The BASIS Smart Development Pilot Project Agenda

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Information about The BASIS Smart Development Pilot Project Agenda

Published on March 10, 2016

Author: BASISinnovationlab


1. The BASIS Smart Development Pilot Project Agenda: Flexible Response to Food Insecurity:  Food Aid Programming and Impact In A New Era Christopher B. Barrett Cornell University Conference on “Escaping Poverty Traps:  Connecting the Chronically Poor to the Economic  Growth Agenda“, Washington, DC February 26, 2009

2. Increased flexibility • Food aid flows have been steadily  falling (14 to 5.9 MMT, 1988‐2007) • Food insecurity largely unchanged  worldwide, growing in poorest areas  • Donors and operational agencies  increasingly exploring cash transfers,  esp. post‐tsunami  • Food aid increasingly procured  locally/regionally  ‐ ~2/3 of non‐US  food aid now through LRP  Result: Both demand and supply side  pressures for increased flexibility in  programming options.

3. Increased flexibility With food insecurity response far less resource‐driven,  increased flexibility demands new tools and evidence. • Need ex ante  response analysis   to program in a context: ‐ Market Information for Food    Insecurity Response Analysis  (MIFIRA) approach • Also need ex post impact  evaluation of different responses

4. Which response to address food insecurity? Response analysis links identified  need with appropriate response. •If cash transfers: When? Where? Why? •If local/regional purchases:  When? Where? Why? •If transoceanic food aid:  When? Where? Why?  Must understand markets’ roles  in  addressing food security in order to  identify appropriate transfer form(s). Response analysis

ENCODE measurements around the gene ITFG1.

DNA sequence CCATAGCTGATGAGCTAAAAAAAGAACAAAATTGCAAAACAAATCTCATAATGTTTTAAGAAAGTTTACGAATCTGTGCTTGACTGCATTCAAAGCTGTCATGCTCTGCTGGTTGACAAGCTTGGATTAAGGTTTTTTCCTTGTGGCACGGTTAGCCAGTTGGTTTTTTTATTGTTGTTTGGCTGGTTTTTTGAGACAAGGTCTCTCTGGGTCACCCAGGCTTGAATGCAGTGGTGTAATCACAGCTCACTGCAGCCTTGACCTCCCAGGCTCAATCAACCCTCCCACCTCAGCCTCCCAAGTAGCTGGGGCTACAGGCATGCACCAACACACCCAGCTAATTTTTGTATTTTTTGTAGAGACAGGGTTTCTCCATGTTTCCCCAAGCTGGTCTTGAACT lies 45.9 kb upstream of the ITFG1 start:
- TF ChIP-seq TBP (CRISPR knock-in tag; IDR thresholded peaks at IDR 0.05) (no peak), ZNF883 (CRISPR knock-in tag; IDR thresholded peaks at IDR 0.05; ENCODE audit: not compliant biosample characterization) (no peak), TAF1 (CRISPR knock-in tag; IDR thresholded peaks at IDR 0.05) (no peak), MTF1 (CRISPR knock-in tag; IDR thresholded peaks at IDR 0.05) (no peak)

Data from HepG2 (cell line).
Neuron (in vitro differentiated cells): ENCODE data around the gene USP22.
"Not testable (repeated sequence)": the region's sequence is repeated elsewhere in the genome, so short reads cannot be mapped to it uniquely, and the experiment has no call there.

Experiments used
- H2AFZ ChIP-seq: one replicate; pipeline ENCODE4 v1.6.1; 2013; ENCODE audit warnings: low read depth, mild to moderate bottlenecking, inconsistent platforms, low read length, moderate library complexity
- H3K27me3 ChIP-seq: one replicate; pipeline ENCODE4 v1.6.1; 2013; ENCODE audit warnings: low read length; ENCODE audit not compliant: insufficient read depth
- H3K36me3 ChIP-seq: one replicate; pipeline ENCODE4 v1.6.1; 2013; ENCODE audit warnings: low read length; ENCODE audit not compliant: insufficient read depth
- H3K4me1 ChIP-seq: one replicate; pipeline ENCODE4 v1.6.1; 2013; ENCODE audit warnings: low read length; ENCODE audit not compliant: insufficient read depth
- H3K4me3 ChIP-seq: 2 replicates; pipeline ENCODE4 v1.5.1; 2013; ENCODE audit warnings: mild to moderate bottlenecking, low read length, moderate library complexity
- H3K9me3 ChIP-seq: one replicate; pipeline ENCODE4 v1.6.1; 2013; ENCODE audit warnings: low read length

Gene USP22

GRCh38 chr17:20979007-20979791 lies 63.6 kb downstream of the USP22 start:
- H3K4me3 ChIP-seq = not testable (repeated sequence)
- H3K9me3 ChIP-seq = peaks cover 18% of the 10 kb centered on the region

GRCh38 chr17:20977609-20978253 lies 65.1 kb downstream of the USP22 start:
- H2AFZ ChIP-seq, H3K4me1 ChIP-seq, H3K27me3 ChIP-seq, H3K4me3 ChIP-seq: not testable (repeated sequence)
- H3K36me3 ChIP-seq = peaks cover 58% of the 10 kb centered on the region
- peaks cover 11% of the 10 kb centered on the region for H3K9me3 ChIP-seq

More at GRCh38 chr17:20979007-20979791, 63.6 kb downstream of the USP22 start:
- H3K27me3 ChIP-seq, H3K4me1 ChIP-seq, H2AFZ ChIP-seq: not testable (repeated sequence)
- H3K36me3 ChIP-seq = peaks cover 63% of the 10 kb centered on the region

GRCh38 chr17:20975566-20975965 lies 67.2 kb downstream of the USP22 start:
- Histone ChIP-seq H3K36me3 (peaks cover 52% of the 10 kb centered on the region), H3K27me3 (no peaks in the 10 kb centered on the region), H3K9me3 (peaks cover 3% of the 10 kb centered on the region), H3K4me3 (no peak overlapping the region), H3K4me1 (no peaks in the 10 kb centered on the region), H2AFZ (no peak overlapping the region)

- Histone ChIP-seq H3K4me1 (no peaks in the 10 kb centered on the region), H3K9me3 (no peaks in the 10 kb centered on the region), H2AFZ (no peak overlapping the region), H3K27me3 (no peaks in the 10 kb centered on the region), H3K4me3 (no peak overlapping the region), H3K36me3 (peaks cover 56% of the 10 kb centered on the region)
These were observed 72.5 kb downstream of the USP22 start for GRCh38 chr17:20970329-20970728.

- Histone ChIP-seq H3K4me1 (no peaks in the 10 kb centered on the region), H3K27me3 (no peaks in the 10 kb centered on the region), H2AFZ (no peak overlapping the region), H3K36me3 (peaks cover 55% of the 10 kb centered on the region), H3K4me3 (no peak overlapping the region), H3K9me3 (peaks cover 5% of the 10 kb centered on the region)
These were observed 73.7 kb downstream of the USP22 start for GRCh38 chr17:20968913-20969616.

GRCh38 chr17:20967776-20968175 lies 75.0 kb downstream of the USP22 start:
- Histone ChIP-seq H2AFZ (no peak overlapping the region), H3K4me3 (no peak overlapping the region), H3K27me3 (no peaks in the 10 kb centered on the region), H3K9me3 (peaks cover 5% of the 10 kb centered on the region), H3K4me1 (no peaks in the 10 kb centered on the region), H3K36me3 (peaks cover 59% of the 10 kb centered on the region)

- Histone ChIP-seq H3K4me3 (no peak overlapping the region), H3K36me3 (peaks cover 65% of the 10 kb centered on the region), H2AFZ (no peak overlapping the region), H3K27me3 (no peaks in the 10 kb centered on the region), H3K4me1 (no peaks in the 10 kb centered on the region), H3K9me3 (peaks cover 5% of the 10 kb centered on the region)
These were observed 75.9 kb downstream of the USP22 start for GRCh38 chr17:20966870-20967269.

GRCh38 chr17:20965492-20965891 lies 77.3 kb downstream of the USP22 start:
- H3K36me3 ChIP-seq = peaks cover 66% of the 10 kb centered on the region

5. Why the Form of Transfer Matters Getting the form of transfer right  helps livelihoods… – Households may sell food aid ‐ often at a deep discount ‐ to  purchase what they need – Yet, when markets function  poorly, cash is of limited value. … and minimizes harm to markets – Impact on markets depends on: • Volumes distributed/bought • Households’ demand • Seasonality • Type of transfer  • Local intermediary conduct  Response analysis

6. Response analysis The Market Information and Food Insecurity Response Analysis  (MIFIRA) framework, developed with and for CARE, fleshes out the decision tree tool from Barrett & Maxwell (2005).

7. 1. Are local markets functioning well?  1a. Are food insecure households well connected to local  markets? 1d. Do local traders behavecompetitively? 1c. How much additional food can traders supply at or near  current costs? 1b. How will local demand respond to transfers?  Excessive price increases  are expected 1e. Do food insecure households have a preference over the  form of aid they receive? No Yes Consider distributing at least some food or other  necessary goods Yes No or  mixed If some food is necessary, is sufficient food available  nearby to fill the gap? Consider distributing at least some cash Minimal price increases are  expected Cash or other non‐food  itemsMix Food Response analysis